Calling for entries for the $30,000 Dobell Drawing Prize

Be part of a new national conversation around drawing. The Dobell Drawing Prize has been revived as part of a major biennial festival presented by the National Art School.
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Image: Liz Bradshaw, Smalltown boy, Darlinghurst (detail) 2017. Graphite, pen, acrylic dimensions variable.

The Dobell Drawing Prize is back in a newly revived state, tackling drawing as a progressive 21st century medium and looking at all its permutations within art making today.  

Presented by the National Art School (NAS), the Prize positions drawing not as a dusty, dry draftsmen’s tool but rather as the foundation of all learning, thinking and seeing.  

NAS Director Steven Alderton told ArtsHub: ‘We want to bring drawing into a 21st century conversation. Drawing has a long way to go and it plays a big part in what we do here at the NAS.’

He said the biennial prize was a perfect fit with the National Art School.

‘Drawing is absolutely central to the National Art School’s curriculum. While the heritage and traditions of drawing are important, there are also new ways of seeing through drawing and its impact on making today. We believe that drawing also trains an artist with the skills to articulate ideas.’

The prize is acquisitive and open for submissions, with an award of $30,000 for the winning entry.

More information here.

Artist Ben Quilty has been chosen as the judge of the 2019 Dobell Drawing Prize, selecting both the finalists and the winning work.

The inaugural exhibition of finalists, which will thereafter become a biennial event, will be presented by NAS Gallery from 28 March to 25 May 2019.


The new look Dobell Drawing Prize has been designed to be part of a mini-festival of drawing. ‘You can’t just define the role of drawing with an art prize,’ said Alderton. ‘We want to flesh out all the different permutations of drawing; we want people to really soak deeply into what drawing can be, and understand it on multiple levels, and to do that you need to create this kind of mini-festival.’

Next March, the NAS will present not only an exhibition of the finalists for the prize, but drawing installations and interventions across the NAS campus, a drawing symposium, and masterclasses and lectures which interrogate the state of drawing today.

‘The medium has changed dramatically – you can even draw on your iPhone with light. We want to open up that up and show drawing as contemporary, vital and vibrant,’ said Alderton.

‘On one level, people think it’s all been done and all been said. But that kind of thinking hasn’t engaged with the role that drawing is currently playing. We want to talk about drawing – from animation to kinetic work and installation – and what that interplay into spatial relationships and the physicality of the act of drawing might look like.’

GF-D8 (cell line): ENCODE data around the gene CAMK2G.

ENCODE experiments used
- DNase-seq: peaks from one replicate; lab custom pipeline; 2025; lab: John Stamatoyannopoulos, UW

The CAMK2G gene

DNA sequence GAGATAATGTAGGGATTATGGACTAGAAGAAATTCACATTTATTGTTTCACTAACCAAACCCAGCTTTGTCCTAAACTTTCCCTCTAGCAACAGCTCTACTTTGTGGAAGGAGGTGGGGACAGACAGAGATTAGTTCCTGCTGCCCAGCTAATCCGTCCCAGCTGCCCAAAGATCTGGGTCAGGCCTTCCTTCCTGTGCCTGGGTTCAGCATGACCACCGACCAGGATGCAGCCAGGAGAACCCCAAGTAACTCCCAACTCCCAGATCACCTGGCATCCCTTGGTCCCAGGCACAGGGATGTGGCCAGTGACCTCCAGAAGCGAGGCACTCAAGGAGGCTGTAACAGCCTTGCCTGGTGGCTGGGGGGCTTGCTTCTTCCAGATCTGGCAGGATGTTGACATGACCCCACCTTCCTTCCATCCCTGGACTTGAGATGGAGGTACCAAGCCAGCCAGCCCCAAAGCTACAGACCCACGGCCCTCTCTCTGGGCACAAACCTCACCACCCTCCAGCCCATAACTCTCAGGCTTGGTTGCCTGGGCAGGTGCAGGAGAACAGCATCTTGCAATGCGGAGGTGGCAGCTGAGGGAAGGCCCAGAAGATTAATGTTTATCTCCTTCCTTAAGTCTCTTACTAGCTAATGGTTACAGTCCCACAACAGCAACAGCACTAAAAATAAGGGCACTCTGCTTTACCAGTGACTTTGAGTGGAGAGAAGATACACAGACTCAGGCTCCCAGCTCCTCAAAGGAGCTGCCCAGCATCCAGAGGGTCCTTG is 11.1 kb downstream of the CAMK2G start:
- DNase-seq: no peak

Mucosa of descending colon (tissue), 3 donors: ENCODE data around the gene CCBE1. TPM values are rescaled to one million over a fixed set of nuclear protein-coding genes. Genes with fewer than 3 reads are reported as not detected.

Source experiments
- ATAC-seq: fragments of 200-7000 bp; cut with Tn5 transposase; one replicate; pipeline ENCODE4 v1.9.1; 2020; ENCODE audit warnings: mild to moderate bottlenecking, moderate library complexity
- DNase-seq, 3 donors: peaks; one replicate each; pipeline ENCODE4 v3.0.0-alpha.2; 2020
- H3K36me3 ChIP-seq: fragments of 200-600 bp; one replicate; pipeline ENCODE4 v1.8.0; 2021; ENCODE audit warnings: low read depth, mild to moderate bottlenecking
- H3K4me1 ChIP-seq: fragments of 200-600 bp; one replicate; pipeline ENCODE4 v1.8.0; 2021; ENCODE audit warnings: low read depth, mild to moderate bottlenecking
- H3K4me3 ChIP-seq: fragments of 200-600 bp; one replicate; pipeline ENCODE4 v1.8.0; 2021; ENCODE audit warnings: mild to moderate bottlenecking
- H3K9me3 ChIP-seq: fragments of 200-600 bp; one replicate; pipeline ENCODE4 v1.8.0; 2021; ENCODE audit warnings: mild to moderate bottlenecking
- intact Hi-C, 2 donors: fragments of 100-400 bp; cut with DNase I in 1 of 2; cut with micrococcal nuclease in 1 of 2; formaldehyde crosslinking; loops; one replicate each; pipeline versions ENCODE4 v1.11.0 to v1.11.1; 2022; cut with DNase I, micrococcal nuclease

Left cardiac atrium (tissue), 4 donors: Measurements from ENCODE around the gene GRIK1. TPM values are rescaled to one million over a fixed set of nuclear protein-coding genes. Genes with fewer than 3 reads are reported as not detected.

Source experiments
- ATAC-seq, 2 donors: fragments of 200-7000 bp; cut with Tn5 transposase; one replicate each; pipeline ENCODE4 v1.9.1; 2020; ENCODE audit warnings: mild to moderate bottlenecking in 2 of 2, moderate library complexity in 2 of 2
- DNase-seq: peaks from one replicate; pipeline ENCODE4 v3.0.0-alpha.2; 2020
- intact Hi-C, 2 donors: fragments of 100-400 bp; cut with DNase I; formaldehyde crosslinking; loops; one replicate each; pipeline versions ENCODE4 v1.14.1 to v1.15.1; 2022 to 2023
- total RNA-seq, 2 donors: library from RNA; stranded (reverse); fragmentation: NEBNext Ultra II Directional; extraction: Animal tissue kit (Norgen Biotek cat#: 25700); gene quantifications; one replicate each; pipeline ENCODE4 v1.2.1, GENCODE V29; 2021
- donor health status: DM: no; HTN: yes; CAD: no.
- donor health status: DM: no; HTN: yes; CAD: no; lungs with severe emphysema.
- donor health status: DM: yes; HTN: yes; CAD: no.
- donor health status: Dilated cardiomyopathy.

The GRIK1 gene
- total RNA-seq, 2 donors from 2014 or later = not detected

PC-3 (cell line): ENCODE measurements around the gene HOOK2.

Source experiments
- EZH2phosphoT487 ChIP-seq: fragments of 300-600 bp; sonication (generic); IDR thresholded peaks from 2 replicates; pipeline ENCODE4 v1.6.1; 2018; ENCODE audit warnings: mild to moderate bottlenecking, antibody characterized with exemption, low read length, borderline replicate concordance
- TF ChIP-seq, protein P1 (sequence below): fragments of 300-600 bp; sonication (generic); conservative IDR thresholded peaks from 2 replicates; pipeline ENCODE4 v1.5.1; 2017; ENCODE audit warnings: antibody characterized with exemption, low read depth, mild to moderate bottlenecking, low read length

The genesis of the Dobell Drawing Prize (1993-2012) aimed to encourage excellence and draughtsmanship. From 2019, however, the NAS will develop its new approach to the prize.

The Dobell Drawing Prize is not to be confused with the Dobell Drawing Biennale, which is presented at the Art Gallery of New South Wales, Alderton explained. ‘Theirs is a curated exhibition and ours is a selected prize. We are about diversity and showing more artists.’

The Dobell Foundation funds both, and is also committed to encouraging the scholarship of new drawing practice by making this prize acquisitive, with work entering the NAS Collection. The finalists’ exhibition will additionally be toured by NAS to regional galleries in late 2019.

Alderton said: ‘Acquiring the winning work into the NAS Collection is very important for us to see a history of the Drawing Prize and current drawing practice. The exhibition, and ultimately the collection, will become an active teaching tool to show students the formative process of art making, and how that builds into substantial art practice.’

Art Director of The Sir William Dobell Art Foundation Paula Latos-Valier AM said: ‘The Dobell Drawing Prize has many great attributes – it is very democratic in that any artist can enter and there are no restrictions to subject matter or medium. This freedom from curatorial constraint is a distinguishing feature.

‘The Prize champions the idea of peer group assessment by inviting respected practising artists to select the finalists and determine the prize-winner,’ Latos-Valier added.  


Entries open in July 2018 and close 31 October 2018

Winner announcement and exhibition launch: Wednesday 27 March 2019

Exhibition: 28 March – 25 May 2019, NAS Gallery

To apply visit

The National At School is located in Darlinghurst, Sydney.

Gina Fairley is ArtsHub's National Visual Arts Editor. For a decade she worked as a freelance writer and curator across Southeast Asia and was previously the Regional Contributing Editor for Hong Kong based magazines Asian Art News and World Sculpture News. Prior to writing she worked as an arts manager in America and Australia for 14 years, including the regional gallery, biennale and commercial sectors. She is based in Mittagong, regional NSW. Twitter: @ginafairley Instagram: fairleygina